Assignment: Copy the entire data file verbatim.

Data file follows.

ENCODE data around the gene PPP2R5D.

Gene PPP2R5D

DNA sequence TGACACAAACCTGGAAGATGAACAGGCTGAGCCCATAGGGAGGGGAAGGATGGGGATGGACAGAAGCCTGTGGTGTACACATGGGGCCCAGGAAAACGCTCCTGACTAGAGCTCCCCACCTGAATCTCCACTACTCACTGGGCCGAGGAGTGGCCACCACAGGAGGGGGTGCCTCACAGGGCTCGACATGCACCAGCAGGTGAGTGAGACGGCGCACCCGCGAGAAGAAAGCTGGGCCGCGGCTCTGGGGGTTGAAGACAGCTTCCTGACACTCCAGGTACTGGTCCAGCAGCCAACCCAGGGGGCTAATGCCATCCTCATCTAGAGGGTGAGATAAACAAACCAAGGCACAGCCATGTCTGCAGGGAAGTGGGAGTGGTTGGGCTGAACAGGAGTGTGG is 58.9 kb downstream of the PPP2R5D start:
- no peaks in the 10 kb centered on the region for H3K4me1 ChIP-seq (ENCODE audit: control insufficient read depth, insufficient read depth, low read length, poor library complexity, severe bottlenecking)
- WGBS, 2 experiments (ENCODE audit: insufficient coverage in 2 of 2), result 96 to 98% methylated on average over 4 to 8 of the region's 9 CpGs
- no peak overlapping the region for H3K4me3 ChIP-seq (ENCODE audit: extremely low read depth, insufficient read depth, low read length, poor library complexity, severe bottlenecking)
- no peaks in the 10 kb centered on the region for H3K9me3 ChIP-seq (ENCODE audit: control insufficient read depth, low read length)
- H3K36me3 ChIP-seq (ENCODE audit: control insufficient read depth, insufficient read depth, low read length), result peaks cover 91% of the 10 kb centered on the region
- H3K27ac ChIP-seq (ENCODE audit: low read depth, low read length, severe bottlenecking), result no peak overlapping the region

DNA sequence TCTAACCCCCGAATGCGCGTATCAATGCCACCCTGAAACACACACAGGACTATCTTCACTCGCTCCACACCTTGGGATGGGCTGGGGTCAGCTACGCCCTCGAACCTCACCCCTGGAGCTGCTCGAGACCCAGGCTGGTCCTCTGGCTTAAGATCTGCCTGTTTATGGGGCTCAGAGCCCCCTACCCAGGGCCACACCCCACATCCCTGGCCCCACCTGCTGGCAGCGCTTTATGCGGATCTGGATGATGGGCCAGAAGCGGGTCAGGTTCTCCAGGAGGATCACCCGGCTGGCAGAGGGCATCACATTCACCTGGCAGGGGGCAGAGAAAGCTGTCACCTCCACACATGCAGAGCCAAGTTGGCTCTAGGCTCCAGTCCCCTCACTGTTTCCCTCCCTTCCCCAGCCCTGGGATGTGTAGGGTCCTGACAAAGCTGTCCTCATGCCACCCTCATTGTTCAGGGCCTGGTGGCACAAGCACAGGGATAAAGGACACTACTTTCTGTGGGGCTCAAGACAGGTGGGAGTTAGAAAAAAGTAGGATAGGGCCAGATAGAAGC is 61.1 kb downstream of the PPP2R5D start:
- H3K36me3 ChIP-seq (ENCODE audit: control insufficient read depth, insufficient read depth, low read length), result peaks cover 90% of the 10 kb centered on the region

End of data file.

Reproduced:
ENCODE data around the gene PPP2R5D.

Gene PPP2R5D

DNA sequence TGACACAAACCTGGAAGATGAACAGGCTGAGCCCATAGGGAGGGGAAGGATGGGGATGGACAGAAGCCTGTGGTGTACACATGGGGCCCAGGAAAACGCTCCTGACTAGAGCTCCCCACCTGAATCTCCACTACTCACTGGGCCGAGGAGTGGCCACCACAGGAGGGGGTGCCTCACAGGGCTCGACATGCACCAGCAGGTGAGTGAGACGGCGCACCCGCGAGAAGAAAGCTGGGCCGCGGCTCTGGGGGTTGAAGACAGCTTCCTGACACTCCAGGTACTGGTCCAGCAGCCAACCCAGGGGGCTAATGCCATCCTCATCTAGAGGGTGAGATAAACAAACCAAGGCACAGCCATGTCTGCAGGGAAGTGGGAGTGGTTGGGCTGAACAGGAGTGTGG is 58.9 kb downstream of the PPP2R5D start:
- no peaks in the 10 kb centered on the region for H3K4me1 ChIP-seq (ENCODE audit: control insufficient read depth, insufficient read depth, low read length, poor library complexity, severe bottlenecking)
- WGBS, 2 experiments (ENCODE audit: insufficient coverage in 2 of 2), result 96 to 98% methylated on average over 4 to 8 of the region's 9 CpGs
- no peak overlapping the region for H3K4me3 ChIP-seq (ENCODE audit: extremely low read depth, insufficient read depth, low read length, poor library complexity, severe bottlenecking)
- no peaks in the 10 kb centered on the region for H3K9me3 ChIP-seq (ENCODE audit: control insufficient read depth, low read length)
- H3K36me3 ChIP-seq (ENCODE audit: control insufficient read depth, insufficient read depth, low read length), result peaks cover 91% of the 10 kb centered on the region
- H3K27ac ChIP-seq (ENCODE audit: low read depth, low read length, severe bottlenecking), result no peak overlapping the region

DNA sequence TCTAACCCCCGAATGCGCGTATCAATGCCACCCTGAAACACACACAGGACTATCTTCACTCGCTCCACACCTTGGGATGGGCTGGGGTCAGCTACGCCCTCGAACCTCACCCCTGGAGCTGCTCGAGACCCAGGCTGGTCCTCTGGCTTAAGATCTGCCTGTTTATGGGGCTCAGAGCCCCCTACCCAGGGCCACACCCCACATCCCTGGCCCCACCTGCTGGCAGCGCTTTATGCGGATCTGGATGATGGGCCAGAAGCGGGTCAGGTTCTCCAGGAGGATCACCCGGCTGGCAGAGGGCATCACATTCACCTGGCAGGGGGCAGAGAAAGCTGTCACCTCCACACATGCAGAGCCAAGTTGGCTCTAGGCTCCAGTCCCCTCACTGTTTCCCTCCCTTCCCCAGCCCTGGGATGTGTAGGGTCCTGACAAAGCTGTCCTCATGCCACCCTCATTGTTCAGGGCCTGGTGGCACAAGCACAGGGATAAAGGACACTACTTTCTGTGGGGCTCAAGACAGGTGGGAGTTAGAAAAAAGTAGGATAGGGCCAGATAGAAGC is 61.1 kb downstream of the PPP2R5D start:
- H3K36me3 ChIP-seq (ENCODE audit: control insufficient read depth, insufficient read depth, low read length), result peaks cover 90% of the 10 kb centered on the region